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Angular Velocity of Rotating Mass

  1. Sep 14, 2011 #1
    1. The problem statement, all variables and given/known data

    A solid sphere of mass m rotates uniformly in a horizontal circle suspended from a fixed
    point on a cord of length L and negligible mass. The cord
    makes an angle theta from the vertical. What is the angular
    velocity?

    2. Relevant equations

    Torque= (Rotational Inertia)x(angular acceleration)


    3. The attempt at a solution

    Tried to mess around with a few things but ultimately got no-where so any help would be greatly appreciated.
     
  2. jcsd
  3. Sep 14, 2011 #2
    This is the Diagram for the problem
     

    Attached Files:

  4. Sep 14, 2011 #3

    Hootenanny

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    Welcome to Physics Forums.

    I would suggest that you draw a free body diagram, identifying all the forces acting on the mass.
     
  5. Sep 14, 2011 #4
    thanks for the welcome,

    so there would be a tension force through the cord, a gravitational force acting straight down and a centripetal force. am i missing anything?
     
  6. Sep 14, 2011 #5

    Hootenanny

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    No, that's spot on. So, what can you say about the horizontal and vertical components of the forces acting on the mass?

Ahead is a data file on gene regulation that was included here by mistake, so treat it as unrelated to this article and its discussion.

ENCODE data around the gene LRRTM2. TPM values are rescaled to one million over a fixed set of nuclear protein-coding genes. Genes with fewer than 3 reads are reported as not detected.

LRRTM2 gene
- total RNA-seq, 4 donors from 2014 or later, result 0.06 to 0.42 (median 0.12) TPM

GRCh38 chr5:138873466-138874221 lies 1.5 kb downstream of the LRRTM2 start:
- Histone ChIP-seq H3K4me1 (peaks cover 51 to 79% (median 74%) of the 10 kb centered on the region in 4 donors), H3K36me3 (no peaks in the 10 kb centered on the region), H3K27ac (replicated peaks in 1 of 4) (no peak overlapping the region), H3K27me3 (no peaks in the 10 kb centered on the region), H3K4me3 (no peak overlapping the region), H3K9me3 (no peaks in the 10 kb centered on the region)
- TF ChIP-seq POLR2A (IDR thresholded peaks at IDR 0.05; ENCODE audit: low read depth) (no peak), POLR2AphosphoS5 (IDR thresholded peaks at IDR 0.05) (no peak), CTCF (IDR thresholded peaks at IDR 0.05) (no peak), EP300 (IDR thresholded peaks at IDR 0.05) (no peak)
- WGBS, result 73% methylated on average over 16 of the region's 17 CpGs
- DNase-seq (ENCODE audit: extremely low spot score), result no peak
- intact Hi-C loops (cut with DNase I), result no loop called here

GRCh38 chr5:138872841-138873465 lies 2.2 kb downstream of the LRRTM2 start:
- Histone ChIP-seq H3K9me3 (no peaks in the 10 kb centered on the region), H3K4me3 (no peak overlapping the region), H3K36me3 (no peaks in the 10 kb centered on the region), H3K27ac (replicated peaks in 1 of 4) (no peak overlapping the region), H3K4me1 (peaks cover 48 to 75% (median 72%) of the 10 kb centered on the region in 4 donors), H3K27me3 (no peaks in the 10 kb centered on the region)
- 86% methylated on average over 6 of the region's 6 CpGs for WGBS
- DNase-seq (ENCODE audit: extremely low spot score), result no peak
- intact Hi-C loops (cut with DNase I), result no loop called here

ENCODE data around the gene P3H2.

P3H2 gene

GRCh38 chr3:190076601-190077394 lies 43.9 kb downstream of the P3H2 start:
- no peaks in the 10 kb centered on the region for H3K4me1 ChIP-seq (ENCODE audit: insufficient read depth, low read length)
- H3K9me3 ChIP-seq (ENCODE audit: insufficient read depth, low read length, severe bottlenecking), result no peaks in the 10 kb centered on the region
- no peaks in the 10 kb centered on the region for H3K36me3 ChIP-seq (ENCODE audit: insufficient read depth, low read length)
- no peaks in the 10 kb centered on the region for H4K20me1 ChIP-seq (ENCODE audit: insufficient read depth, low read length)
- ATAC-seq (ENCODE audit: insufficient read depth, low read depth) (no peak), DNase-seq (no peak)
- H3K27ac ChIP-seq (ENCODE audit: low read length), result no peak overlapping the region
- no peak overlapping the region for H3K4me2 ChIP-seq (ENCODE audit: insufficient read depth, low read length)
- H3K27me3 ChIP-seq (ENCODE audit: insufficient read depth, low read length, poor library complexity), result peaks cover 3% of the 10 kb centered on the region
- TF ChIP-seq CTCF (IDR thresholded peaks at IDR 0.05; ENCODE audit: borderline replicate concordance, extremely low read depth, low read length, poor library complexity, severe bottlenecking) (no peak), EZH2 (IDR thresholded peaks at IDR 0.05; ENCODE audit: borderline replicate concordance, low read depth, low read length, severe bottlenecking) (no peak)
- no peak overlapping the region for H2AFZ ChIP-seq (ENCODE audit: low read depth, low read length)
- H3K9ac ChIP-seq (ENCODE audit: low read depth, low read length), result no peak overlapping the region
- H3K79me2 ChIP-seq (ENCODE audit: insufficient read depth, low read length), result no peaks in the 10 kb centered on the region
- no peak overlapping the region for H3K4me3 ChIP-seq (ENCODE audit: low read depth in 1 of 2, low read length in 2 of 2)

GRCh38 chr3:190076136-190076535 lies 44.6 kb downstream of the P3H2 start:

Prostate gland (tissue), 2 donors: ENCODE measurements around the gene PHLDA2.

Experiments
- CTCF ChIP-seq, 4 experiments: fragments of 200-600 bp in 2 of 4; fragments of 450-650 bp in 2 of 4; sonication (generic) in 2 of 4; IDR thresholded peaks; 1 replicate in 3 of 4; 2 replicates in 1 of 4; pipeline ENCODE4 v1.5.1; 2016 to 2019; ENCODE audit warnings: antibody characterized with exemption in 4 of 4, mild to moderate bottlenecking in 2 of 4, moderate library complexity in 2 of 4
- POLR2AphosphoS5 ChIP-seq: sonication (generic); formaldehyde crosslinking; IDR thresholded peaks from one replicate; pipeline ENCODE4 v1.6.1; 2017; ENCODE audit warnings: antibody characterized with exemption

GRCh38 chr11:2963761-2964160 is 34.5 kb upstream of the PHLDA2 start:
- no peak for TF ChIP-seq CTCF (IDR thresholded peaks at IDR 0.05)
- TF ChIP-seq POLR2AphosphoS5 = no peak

7. Sep 14, 2011 #6
    the vertical components sum to zero.
    does the horizontal component of the tension= the centripetal force?
     
  8. Sep 14, 2011 #7

    Hootenanny

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    Correct!
     
  9. Sep 14, 2011 #8
    ok so i got to
    tan(theta)=(v^2)/rg where r= Lsin(theta)

    i was thinking solve for v and then use Angular velocity=v(r)

    is this heading in the right direction?
     
  10. Sep 14, 2011 #9

    Hootenanny

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    Looks okay to me.
     
  11. Sep 14, 2011 #10
    ok so i got angular velocity= g/Lcos(theta)

    but the answers tell me that it should be the sqrt of that.
    im a bit lost as to where i have made my mistake :S
     
  12. Sep 14, 2011 #11
    oh wait i forgot to square both sides of the equation!

    thanks for your help!
     
  13. Sep 14, 2011 #12

    Hootenanny

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    So you have

    [tex]\frac{v^2}{r} = g\tan\theta[/tex]

    And you know that [itex]v = \omega r[/itex]. Thus,

    [tex]\omega^2 r = g\tan\theta[/tex]

    Do you follow and can you take it from here?
     
  14. Sep 14, 2011 #13

    Hootenanny

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    Ahh! Never-mind!

    No problem, it was a pleasure!
     
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